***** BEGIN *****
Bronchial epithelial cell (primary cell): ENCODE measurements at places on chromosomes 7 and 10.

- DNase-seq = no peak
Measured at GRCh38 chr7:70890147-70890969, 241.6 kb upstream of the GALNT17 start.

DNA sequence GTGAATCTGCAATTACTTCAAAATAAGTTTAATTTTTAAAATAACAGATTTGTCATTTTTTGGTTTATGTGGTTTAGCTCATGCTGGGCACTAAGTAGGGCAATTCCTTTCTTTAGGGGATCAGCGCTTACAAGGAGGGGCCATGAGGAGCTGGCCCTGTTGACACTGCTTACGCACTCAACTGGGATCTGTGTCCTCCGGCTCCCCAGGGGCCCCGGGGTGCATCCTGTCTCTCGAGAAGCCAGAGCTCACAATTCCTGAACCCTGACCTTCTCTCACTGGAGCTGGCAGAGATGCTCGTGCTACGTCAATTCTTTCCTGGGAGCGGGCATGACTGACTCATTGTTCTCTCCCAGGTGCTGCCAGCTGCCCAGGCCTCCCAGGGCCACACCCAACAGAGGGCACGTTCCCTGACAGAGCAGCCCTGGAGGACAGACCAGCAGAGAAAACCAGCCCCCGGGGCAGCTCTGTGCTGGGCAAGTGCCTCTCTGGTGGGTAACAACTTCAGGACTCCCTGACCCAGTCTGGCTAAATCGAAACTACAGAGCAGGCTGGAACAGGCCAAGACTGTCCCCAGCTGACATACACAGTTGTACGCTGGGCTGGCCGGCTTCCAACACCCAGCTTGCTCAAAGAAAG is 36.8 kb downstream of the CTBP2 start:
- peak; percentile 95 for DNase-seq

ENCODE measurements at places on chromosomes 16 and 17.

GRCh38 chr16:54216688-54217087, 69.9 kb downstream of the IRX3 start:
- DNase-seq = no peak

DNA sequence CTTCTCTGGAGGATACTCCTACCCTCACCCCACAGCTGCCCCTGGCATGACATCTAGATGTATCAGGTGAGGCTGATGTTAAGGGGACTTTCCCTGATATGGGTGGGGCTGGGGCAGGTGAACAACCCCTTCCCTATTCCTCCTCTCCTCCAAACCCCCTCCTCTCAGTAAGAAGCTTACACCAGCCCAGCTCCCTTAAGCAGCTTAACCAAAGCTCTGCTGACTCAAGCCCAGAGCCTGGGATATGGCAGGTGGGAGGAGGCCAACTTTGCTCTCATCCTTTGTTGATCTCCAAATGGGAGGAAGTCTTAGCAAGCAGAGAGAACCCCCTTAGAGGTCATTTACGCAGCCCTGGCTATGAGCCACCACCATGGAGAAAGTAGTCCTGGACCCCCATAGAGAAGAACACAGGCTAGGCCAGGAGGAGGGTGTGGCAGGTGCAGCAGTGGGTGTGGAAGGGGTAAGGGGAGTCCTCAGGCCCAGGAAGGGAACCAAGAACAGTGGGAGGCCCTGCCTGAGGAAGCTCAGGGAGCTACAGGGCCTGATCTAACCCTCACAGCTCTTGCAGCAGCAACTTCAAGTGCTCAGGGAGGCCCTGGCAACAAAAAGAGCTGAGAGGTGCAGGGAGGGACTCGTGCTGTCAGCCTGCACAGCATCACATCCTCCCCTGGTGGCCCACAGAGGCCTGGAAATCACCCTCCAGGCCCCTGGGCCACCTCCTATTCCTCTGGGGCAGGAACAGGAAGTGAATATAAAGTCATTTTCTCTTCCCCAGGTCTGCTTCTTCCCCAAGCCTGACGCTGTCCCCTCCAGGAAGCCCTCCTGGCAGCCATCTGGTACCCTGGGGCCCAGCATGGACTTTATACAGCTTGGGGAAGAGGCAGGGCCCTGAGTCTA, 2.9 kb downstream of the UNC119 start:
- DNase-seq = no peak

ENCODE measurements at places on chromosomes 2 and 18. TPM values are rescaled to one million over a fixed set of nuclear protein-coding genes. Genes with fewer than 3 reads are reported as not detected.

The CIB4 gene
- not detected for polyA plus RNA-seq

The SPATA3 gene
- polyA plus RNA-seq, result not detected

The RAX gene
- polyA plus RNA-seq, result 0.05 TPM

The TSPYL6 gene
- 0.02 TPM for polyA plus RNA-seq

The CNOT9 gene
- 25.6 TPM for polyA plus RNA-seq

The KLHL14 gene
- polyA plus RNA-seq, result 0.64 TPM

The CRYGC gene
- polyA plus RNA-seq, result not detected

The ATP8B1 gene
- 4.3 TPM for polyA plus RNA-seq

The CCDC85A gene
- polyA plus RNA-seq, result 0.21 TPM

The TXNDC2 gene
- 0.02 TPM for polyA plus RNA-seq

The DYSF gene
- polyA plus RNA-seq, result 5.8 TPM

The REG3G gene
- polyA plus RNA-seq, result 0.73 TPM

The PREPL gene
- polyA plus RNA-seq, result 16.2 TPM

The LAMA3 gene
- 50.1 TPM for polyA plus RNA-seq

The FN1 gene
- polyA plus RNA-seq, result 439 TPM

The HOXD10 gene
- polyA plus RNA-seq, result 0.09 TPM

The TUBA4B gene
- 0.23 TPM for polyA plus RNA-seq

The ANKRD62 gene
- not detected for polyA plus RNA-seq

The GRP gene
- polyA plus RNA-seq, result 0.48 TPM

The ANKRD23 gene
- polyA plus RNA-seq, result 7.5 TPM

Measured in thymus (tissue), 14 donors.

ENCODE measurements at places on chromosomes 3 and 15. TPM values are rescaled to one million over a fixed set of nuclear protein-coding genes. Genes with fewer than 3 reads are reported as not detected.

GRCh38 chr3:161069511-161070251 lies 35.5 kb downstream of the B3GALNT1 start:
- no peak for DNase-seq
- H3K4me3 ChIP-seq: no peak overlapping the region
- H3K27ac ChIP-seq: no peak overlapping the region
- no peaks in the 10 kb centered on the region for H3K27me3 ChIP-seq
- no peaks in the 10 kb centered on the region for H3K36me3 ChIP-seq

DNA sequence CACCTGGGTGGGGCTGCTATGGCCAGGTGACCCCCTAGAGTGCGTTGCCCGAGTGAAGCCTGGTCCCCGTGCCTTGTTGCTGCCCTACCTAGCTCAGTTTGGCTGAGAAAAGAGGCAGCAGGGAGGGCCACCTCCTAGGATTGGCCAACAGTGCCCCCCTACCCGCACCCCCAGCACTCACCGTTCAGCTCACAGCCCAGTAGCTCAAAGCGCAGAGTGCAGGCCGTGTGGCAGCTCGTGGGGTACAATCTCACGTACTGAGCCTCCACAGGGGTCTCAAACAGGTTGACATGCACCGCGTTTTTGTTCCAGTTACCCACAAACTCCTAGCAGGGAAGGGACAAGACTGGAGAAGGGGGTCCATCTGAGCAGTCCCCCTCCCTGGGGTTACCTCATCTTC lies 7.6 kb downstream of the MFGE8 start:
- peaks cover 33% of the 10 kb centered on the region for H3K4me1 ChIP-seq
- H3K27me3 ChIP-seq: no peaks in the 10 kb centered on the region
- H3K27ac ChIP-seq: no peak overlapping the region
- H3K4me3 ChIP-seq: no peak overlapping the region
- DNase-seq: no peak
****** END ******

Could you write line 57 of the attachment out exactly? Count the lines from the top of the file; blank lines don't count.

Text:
- H3K27ac ChIP-seq: no peak overlapping the region